Steven White

Steven White is a former TAP Online intern. He blogs at stevenwhite.typepad.com.

Recent Articles

RUDY GIULIANI: UBER NEOCON.

RUDY GIULIANI: UBER NEOCON. Via Dave Weigel comes the news that Norman Podhoretz is joining the Rudy Giuliani campaign as a senior foreign policy advisor. Earlier this year, Podhoretz wrote a cute little article in the Wall Street Journal arguing in favor of bombing Iran. In it, he begs Bush to "take the only action that can stop Iran from following through on its evil intentions both toward us and toward Israel. As an American and as a Jew, I pray with all my heart that he will." In other Giuliani news, it appears TAP Online is inadvertently aiding and abetting pro- Romney bloggers . --Steven White

HOLLYWOOD AND THE CIVIL RIGHTS MOVEMENT

HOLLYWOOD AND THE CIVIL RIGHTS MOVEMENT Ann Hornaday reflects on the new film Talk to Me in today's Washington Post , leading her to wonder why "the story of the most important social and political moment in this country's history has gone untold in its dominant narrative art form." Why, in other words, isn't there a major Hollywood film about the civil rights movement? This is different than a film set in the civil rights era . Such movies tend to have certain historical flaws. Hornaday aptly notes that Mississippi Burning "engaged in a certain degree of revisionism, valorizing the white investigators of the crimes rather than emphasizing the heroic stories of their nominal subjects." Forrest Gump , as she writes, "inserted its dim Candide of a protagonist into a trivialized pastiche of American social history, reducing the 1963 March on Washington to a 'Zelig'-like stunt." Compare the school integration scene in that film with the real life event it references and the degree to...

THE PARADOX OF MORAL EQUIVALENCE.

THE PARADOX OF MORAL EQUIVALENCE. Judea Pearl , Daniel Pearl 's father, wrote a review of A Mighty Heart for TNR Online . The film, which stars Angelina Jolie as his wife Mariane , tells the story of Daniel Pearl's capture and subsequent beheading in Karachi, Pakistan, in 2002. Reading the review is difficult, because it's a father writing about the portrayal of his murdered son. It's also difficult because I think in some places, Judea Pearl is misleading and wrong. On an emotional and moral level, his relation to his son makes it difficult to criticize his points. However, it also gives unfortunate credence to some problematic assertions. Pearl writes that he fears the film "falls into a trap Bertrand Russell would have recognized: the paradox of moral equivalence, of seeking to extend the logic of tolerance a step too far." He takes issue with the director's comparison of Daniel Pearl's circumstances with some things the United States is doing: You can see traces of this logic in...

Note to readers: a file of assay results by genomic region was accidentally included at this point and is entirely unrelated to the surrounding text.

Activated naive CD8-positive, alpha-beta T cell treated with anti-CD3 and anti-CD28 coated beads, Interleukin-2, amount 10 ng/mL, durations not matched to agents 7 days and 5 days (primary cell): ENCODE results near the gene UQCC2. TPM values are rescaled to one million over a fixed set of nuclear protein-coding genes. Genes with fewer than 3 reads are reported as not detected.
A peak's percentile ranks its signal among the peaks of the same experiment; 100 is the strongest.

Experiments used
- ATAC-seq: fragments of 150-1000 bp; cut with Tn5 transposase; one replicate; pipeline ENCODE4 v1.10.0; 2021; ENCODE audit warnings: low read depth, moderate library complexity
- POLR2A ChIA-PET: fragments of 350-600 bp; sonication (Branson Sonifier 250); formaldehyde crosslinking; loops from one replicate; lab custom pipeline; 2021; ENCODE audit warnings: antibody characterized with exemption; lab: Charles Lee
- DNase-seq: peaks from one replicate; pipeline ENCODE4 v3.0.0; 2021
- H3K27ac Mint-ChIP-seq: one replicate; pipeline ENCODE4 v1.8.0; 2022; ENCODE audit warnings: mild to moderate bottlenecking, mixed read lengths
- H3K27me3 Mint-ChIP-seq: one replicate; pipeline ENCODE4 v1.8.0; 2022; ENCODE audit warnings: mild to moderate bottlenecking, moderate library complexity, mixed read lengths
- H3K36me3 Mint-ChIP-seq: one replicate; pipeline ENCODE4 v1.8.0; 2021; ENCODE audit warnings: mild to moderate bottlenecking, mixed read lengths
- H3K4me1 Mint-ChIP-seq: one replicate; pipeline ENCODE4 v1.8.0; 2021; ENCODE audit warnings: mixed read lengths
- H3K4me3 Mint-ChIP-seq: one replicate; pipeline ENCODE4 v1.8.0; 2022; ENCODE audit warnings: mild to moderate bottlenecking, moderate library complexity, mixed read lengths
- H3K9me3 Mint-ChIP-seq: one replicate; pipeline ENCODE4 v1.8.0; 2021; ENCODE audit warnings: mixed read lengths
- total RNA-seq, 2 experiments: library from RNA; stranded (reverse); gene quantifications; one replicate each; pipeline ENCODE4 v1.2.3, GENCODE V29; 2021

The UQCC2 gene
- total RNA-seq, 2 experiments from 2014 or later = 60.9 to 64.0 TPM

EDWARDS AND THE...

EDWARDS AND THE NYT . A rather provocative article in The New York Times today makes John Edwards seem fairly shady. Because Edwards did not have the benefits of, say, a senate seat to maintain his name recognition, NYT staff writer Leslie Wayne declares: Mr. Edwards, who reported this year that he had assets of nearly $30 million, came up with a novel solution, creating a nonprofit organization with the stated mission of fighting poverty. The organization, the Center for Promise and Opportunity, raised $1.3 million in 2005, and -- unlike a sister charity he created to raise scholarship money for poor students -- the main beneficiary of the center's fund-raising was Mr. Edwards himself, tax filings show. The National Review crowd loves it , of course. But according to Greg Sargent , the article might be a little unfair. He writes that TPM "just learned something new and surprising about the story. The Edwards campaign has just told us on the record that The Times refused the chance to...

Scooter Libby: Best Samaritan Ever

Mulling a pardon, Mr. President? Just remember, Libby attended a friend's bachelor party and spoke at his neighbor's book club.

Earlier this month, I. Lewis "Scooter" Libby was sentenced to thirty months in prison and ordered to pay a $250,000 fine after he was convicted of perjury, obstruction of justice, and making false statements to federal investigators. On Thursday, Federal Judge Reggie B. Walton said he will not delay the sentence, which means Libby could be in prison within weeks. Prior to sentencing, various individuals sent several hundred pages of letters to the judge on Libby's behalf. Most made personal pleas for leniency by vouching for his good character. They are worth looking over one more time. Notable public figures like Donald Rumsfeld and Henry Kissinger provide the star power, but the real treasures often come from slightly less well-known sources, addressing issues one might perhaps characterize as tangential to the legal issues at hand. The testimonials did not seem to have much effect on the judge -- but just see if you, dear reader, can make it through these descriptions without...

Pages